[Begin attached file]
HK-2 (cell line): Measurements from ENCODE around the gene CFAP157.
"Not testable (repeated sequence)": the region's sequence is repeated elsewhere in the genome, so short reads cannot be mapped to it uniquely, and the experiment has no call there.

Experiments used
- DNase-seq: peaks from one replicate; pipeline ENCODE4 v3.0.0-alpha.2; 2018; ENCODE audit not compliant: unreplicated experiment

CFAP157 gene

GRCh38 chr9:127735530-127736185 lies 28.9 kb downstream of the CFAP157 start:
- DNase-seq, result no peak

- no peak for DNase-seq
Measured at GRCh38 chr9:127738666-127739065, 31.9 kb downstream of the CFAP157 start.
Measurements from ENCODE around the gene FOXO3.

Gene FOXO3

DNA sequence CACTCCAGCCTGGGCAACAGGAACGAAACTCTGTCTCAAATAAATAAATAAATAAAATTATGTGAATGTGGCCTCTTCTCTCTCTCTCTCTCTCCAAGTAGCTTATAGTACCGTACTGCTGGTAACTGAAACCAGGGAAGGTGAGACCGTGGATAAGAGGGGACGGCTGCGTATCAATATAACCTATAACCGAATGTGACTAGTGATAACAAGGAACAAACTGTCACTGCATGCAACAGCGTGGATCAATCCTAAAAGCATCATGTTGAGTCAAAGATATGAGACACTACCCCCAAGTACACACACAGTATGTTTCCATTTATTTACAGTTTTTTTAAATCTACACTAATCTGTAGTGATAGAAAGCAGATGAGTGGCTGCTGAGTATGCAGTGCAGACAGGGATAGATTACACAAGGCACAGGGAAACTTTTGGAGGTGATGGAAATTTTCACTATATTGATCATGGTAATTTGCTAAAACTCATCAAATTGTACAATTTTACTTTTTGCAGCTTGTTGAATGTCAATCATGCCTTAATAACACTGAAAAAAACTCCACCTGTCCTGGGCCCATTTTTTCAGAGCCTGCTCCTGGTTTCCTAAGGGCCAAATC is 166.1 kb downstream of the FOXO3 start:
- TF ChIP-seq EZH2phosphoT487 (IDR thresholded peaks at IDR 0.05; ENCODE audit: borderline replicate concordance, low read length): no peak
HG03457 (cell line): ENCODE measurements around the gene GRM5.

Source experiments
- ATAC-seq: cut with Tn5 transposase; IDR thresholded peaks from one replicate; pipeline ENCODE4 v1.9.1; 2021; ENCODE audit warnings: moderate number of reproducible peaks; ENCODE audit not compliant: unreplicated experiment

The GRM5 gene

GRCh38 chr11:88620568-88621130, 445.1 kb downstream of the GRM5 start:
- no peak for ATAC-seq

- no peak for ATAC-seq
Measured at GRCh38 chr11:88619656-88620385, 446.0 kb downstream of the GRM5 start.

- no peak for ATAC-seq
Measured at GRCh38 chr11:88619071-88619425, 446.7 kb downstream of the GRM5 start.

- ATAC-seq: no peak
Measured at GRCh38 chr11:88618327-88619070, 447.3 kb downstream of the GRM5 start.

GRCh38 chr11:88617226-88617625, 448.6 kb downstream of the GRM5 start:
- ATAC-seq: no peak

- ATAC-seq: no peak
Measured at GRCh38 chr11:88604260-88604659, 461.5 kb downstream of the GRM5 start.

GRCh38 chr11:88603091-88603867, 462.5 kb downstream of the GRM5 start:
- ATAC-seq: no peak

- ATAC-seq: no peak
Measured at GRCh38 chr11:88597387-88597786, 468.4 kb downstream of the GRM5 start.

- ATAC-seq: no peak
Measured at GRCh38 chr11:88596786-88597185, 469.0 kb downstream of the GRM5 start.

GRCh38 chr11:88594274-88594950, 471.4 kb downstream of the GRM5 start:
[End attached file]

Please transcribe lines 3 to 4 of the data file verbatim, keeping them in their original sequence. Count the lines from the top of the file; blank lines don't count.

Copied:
Experiments used
- DNase-seq: peaks from one replicate; pipeline ENCODE4 v3.0.0-alpha.2; 2018; ENCODE audit not compliant: unreplicated experiment